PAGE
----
Do not worry about anything, but in everything
by prayer and supplication with thanksgiving
let your requests be made known to God.
In November, we make a point to do what Paul tells us in Philippians we should all the time: be thankful. Some of us are thankful all month, but almost everyone can be thankful for an hour or two on Thanksgiving Day.
I’ve written before how we are so blessed as a society and (almost all of us) as individuals that thankfulness is typically as easy as paying attention. So for example, the week I write this, I’m getting over a nasty cold. That hasn’t been a lot of fun, but I can be thankful it’s just a cold. I’m thankful my job lets me adjust my schedule and work from home. I have access to medicine, and, if I need one, a doctor.
Another example: someone cut Margo off in traffic, causing a lot of damage to both her car and Margo’s. But nobody was hurt! There are accidents on Highway 62 all the time, and a lot of them involve injury or even death. We can be thankful this wasn’t one of them. There were several witnesses who waited nearly an hour so they could make a statement to the police. A Southern California Edison crew was working nearby, and they moved a vehicle in front of the accident scene, so its blinking yellow light would alert oncoming traffic to watch out. And we have insurance. Even when things go badly, there are usually things you can be thankful for.
But not always. There are some things, and some circumstances, where even Pollyanna herself would find it hard to be thankful.
Psalm 105 and 106 are very instructive for times like that, when your circumstances are so bad that, try as you might, you simply can’t find anything to be thankful about. They begin, like Paul, exhorting us to thanksgiving.
O give thanks to the Lord, call on his name.
make known his deeds among the peoples
Sing to him, sing praises to him;
tell of all his wonderful works.
In those psalms, the Psalmist turns his attention from his circumstances to the history of Israel. He focuses on the grace and mercy that God has historically shown to his people, when they were delivered from captivity in Egypt:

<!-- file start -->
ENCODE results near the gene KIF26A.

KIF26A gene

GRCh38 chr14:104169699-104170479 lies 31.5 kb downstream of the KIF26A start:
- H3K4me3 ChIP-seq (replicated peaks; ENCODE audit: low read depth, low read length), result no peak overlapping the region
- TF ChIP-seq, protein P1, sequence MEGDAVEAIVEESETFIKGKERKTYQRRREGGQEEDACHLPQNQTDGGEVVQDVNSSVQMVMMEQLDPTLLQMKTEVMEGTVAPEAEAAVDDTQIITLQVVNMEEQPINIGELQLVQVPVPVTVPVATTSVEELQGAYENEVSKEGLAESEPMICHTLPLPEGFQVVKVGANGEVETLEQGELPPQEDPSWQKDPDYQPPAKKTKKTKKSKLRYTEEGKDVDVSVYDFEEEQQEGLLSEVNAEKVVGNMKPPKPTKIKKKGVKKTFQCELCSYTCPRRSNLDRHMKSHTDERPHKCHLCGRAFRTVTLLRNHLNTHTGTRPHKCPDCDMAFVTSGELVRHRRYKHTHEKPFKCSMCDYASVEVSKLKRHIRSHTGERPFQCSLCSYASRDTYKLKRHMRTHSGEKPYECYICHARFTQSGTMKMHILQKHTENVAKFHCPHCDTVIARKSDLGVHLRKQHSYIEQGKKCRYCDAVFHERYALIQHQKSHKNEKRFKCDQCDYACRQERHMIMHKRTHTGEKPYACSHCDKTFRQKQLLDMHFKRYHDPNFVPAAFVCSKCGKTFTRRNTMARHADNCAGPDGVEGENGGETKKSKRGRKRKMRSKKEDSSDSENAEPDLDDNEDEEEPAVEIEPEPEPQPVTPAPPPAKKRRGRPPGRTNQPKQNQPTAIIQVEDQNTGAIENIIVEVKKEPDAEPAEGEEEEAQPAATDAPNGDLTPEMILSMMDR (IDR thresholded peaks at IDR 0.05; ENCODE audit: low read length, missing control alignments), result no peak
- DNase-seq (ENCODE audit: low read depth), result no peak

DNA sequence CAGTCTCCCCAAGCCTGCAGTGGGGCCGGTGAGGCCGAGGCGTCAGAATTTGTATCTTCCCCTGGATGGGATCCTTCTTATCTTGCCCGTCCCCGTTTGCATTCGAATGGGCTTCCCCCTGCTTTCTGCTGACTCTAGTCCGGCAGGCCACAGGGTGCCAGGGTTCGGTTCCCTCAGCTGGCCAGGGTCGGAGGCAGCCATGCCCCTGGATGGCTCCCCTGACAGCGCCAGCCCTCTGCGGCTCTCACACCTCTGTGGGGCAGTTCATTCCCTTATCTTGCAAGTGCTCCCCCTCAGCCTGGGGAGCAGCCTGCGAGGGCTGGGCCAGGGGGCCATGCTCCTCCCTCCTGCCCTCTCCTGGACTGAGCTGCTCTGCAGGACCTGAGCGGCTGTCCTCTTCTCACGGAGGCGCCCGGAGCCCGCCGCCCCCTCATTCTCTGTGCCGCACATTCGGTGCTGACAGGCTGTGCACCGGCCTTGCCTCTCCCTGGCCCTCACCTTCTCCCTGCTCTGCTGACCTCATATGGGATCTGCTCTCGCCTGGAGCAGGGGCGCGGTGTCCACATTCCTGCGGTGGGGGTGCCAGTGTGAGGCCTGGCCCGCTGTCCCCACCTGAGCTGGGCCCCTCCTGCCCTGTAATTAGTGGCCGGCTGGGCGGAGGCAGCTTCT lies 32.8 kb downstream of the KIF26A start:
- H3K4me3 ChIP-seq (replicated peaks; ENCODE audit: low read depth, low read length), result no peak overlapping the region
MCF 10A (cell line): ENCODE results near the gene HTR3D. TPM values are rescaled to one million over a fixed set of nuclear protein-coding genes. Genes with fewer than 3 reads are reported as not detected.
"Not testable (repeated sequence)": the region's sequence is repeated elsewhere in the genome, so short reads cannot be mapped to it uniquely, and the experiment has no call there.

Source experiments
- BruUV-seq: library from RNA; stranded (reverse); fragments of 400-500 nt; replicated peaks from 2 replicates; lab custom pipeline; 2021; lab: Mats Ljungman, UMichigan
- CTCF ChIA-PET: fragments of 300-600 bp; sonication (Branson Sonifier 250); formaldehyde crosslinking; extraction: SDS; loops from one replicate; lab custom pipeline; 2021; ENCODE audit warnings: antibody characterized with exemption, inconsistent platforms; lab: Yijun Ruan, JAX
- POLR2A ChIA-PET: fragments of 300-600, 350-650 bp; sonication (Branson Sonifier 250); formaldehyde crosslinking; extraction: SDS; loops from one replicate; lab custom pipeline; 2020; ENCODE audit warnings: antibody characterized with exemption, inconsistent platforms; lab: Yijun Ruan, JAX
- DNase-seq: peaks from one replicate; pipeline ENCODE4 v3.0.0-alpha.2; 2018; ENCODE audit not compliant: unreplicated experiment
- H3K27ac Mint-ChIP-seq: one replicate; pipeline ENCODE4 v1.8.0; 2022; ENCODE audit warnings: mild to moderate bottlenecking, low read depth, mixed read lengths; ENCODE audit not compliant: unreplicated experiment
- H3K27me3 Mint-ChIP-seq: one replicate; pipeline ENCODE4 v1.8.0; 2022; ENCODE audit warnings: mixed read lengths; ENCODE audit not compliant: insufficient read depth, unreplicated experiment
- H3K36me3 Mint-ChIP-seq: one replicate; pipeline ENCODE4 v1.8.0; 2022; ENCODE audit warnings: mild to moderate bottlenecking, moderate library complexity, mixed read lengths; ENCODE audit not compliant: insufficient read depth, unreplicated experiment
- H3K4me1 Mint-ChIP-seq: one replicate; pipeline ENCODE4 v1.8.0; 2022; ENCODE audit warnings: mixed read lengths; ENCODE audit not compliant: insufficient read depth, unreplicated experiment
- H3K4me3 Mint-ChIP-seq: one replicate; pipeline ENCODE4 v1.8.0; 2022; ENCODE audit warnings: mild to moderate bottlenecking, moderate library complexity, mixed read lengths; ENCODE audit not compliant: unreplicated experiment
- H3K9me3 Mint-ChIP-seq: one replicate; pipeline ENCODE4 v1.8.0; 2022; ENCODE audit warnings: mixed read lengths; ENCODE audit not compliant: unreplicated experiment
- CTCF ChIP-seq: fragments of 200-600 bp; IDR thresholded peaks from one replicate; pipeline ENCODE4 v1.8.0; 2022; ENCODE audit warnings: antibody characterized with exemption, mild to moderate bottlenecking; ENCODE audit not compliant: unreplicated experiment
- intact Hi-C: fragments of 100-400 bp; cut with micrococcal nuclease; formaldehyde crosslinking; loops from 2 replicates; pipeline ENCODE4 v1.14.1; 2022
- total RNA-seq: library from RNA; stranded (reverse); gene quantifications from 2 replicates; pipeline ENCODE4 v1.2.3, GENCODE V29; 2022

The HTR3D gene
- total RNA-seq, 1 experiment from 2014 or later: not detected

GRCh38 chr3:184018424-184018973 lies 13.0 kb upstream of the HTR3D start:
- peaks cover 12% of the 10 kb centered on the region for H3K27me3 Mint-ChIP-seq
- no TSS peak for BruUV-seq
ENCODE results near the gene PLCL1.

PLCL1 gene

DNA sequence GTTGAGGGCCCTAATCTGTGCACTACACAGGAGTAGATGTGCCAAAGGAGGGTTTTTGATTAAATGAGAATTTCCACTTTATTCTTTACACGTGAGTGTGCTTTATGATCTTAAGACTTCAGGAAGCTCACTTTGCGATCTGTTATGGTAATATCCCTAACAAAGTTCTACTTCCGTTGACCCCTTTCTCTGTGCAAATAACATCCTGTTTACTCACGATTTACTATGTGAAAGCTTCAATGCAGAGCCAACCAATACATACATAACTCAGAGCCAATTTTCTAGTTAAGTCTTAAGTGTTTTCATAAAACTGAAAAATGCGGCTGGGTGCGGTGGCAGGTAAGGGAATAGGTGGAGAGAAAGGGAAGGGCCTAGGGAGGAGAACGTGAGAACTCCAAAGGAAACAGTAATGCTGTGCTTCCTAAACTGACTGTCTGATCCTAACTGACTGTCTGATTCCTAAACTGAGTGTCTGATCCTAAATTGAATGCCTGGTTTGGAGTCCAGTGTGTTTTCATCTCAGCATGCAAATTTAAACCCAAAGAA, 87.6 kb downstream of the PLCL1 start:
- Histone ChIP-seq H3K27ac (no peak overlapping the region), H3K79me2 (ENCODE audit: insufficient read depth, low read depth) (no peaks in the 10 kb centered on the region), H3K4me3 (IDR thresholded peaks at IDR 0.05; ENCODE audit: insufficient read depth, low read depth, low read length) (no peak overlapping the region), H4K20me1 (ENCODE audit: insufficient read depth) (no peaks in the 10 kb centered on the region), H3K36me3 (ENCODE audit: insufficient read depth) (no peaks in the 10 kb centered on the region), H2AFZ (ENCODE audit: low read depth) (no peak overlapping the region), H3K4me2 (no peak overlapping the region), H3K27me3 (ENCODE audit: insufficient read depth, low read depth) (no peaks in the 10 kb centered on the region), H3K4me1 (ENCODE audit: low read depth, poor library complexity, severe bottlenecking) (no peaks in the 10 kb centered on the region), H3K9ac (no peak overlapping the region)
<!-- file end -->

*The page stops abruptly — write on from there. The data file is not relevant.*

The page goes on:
… Then Israel came to Egypt;
Jacob lived as an alien in the land of Ham.
And the Lord made his people very fruitful
and made them stronger than their foes …
He sent his servant Moses, and Aaron, whom he had chosen
They performed his signs among them,
and miracles in the land of Ham…
Psalm 106 is similar, describing God’s subsequent faithfulness to Israel during the 40 years they were in the wilderness.
The story of deliverance from bondage in Egypt and God’s provision in the wilderness was something every child would have learned at a young age. When they’d tried, and there was nothing about their circumstances to be thankful for, they could think instead about God: how God loved them and intervened to liberate them and meet their needs.
What’s your favorite Bible story? For example, mine is the story of the Prodigal Son. It reminds me that no matter how horribly I have rebelled against God, he still loves me, and still runs to welcome me when I am still far off. If my circumstances are so bad I can be thankful for nothing else, I can be thankful for that much.
What can you be thankful for this year? I hope you are able to tick off things to be thankful for as quickly as you can think of your circumstances. But if not, think about your favorite Bible story, like the Israelites did when they sang Psalm 105 and 106. Those Bible stories remind us what God is like, and if there’s nothing else to be thankful for, at
least we have that much.